Like a Mother Who Has Borne Us
Author: Daniel Bechtel (b. 1932)
This text was first sung at the Dickinson College Chapel on September 28, 1986, as a solo by a colleague of the author. It incorporates numerous biblical allusions: Hosea 11:1-9; Matthew 22:37-40//Mark 12:29-31; Matthew 25:31-46. It also seems to resonate with Psalm 131:2.
This text is organized around three motifs: context, crisis, and resolution. The context is established in the first two stanzas, where shared human experience of parents, both female and male, provides a means of grasping something of the nature of God as revealed through them. The third stanza deals with the crisis of wandering: away from God, away from faith, away from other people. Yet in spite of our behaviour, “God still calls us into life” (3.4). By the fourth stanza we have moved from using human experience as a lens for understanding God to our understanding of God as a model for how we relate to other human beings. When we act with generosity, support our neighbour, follow the ways of peace and justice, we sense God’s presence because we have patterned our lives on God’s own nature.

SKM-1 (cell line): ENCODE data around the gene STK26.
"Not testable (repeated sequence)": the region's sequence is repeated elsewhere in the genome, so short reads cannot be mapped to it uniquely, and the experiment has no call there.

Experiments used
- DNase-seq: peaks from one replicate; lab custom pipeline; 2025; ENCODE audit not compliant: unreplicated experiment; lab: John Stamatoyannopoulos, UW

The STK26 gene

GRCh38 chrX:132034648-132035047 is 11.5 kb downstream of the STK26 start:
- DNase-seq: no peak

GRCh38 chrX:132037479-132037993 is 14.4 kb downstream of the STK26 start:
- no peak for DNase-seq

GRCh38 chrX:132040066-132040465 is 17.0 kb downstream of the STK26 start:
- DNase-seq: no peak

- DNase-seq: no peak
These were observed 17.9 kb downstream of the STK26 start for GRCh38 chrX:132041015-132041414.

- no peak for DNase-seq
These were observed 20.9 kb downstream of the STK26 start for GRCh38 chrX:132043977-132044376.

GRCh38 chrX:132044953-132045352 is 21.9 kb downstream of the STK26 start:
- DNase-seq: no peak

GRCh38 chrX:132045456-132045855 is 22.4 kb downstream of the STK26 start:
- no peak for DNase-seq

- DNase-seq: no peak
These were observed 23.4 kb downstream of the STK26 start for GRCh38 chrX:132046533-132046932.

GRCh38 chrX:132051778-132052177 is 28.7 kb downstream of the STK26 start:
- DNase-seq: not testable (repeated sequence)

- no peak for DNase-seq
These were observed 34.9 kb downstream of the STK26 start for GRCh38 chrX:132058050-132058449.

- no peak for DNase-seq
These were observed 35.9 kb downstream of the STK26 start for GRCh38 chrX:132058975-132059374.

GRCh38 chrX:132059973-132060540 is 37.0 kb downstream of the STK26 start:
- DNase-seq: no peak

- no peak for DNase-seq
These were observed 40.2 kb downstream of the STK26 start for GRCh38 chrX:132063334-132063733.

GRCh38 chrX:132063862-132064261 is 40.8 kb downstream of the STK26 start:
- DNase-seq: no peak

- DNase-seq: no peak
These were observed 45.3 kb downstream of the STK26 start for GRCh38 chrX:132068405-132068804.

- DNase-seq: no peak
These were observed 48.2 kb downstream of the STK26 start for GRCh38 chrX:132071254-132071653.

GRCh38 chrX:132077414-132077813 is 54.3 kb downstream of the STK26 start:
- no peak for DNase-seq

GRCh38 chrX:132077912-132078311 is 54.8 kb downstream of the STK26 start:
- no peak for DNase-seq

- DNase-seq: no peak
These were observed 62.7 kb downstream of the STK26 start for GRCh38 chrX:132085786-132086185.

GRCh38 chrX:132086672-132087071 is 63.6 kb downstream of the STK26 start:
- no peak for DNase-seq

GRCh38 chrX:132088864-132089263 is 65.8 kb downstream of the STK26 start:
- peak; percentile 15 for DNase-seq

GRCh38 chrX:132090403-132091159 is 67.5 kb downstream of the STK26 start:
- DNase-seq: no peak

This text does not use rhyme because its alternative sense of structure comes from the anchoring provided by the final line in each stanza. All four of them are generated by a matrix that includes the following elements: “God” – “has” or “still” – “walk” or “call” – “us” – “life.” That combination of familiarity and variety offers a different way of achieving the coherence ordinarily supplied by rhyme.
-From Glory to God: A Companion by Carl P Daw, Jr.